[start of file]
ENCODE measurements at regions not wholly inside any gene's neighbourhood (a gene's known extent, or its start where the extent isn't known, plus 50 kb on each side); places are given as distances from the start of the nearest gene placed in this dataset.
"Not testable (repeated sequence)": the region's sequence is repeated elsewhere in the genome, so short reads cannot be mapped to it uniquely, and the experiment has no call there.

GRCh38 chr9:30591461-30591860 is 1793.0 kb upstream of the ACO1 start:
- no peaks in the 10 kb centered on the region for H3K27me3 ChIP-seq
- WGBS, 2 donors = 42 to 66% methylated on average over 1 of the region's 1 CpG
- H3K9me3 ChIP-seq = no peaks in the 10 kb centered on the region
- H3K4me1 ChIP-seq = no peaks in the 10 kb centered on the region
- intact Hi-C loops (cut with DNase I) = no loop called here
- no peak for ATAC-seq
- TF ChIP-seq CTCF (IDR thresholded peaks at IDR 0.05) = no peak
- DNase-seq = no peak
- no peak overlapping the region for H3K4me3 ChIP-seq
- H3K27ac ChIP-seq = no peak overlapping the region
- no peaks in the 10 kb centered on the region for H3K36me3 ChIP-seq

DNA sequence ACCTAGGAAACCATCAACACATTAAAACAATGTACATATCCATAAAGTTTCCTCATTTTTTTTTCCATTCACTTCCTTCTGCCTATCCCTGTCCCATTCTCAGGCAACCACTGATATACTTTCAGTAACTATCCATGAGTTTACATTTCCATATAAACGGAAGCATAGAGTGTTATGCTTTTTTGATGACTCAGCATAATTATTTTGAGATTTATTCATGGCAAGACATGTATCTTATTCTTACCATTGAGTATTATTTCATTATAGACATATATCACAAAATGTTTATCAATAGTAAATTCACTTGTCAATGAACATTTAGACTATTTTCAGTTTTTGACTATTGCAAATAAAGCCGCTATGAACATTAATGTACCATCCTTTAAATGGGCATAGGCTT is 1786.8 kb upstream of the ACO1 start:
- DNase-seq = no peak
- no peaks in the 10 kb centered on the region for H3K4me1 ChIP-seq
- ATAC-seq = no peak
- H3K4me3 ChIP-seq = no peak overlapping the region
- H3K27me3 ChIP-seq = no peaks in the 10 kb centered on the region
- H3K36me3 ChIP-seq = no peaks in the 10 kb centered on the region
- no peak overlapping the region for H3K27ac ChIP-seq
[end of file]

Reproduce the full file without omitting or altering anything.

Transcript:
ENCODE measurements at regions not wholly inside any gene's neighbourhood (a gene's known extent, or its start where the extent isn't known, plus 50 kb on each side); places are given as distances from the start of the nearest gene placed in this dataset.
"Not testable (repeated sequence)": the region's sequence is repeated elsewhere in the genome, so short reads cannot be mapped to it uniquely, and the experiment has no call there.

GRCh38 chr9:30591461-30591860 is 1793.0 kb upstream of the ACO1 start:
- no peaks in the 10 kb centered on the region for H3K27me3 ChIP-seq
- WGBS, 2 donors = 42 to 66% methylated on average over 1 of the region's 1 CpG
- H3K9me3 ChIP-seq = no peaks in the 10 kb centered on the region
- H3K4me1 ChIP-seq = no peaks in the 10 kb centered on the region
- intact Hi-C loops (cut with DNase I) = no loop called here
- no peak for ATAC-seq
- TF ChIP-seq CTCF (IDR thresholded peaks at IDR 0.05) = no peak
- DNase-seq = no peak
- no peak overlapping the region for H3K4me3 ChIP-seq
- H3K27ac ChIP-seq = no peak overlapping the region
- no peaks in the 10 kb centered on the region for H3K36me3 ChIP-seq

DNA sequence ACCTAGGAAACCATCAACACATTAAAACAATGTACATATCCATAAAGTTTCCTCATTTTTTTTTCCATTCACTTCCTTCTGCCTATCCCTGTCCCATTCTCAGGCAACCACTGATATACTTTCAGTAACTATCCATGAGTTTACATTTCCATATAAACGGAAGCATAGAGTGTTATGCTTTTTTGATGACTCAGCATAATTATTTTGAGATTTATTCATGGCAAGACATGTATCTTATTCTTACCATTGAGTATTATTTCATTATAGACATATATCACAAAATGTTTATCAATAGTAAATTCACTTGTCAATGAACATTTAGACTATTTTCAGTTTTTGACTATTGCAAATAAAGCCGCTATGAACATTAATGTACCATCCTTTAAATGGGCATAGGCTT is 1786.8 kb upstream of the ACO1 start:
- DNase-seq = no peak
- no peaks in the 10 kb centered on the region for H3K4me1 ChIP-seq
- ATAC-seq = no peak
- H3K4me3 ChIP-seq = no peak overlapping the region
- H3K27me3 ChIP-seq = no peaks in the 10 kb centered on the region
- H3K36me3 ChIP-seq = no peaks in the 10 kb centered on the region
- no peak overlapping the region for H3K27ac ChIP-seq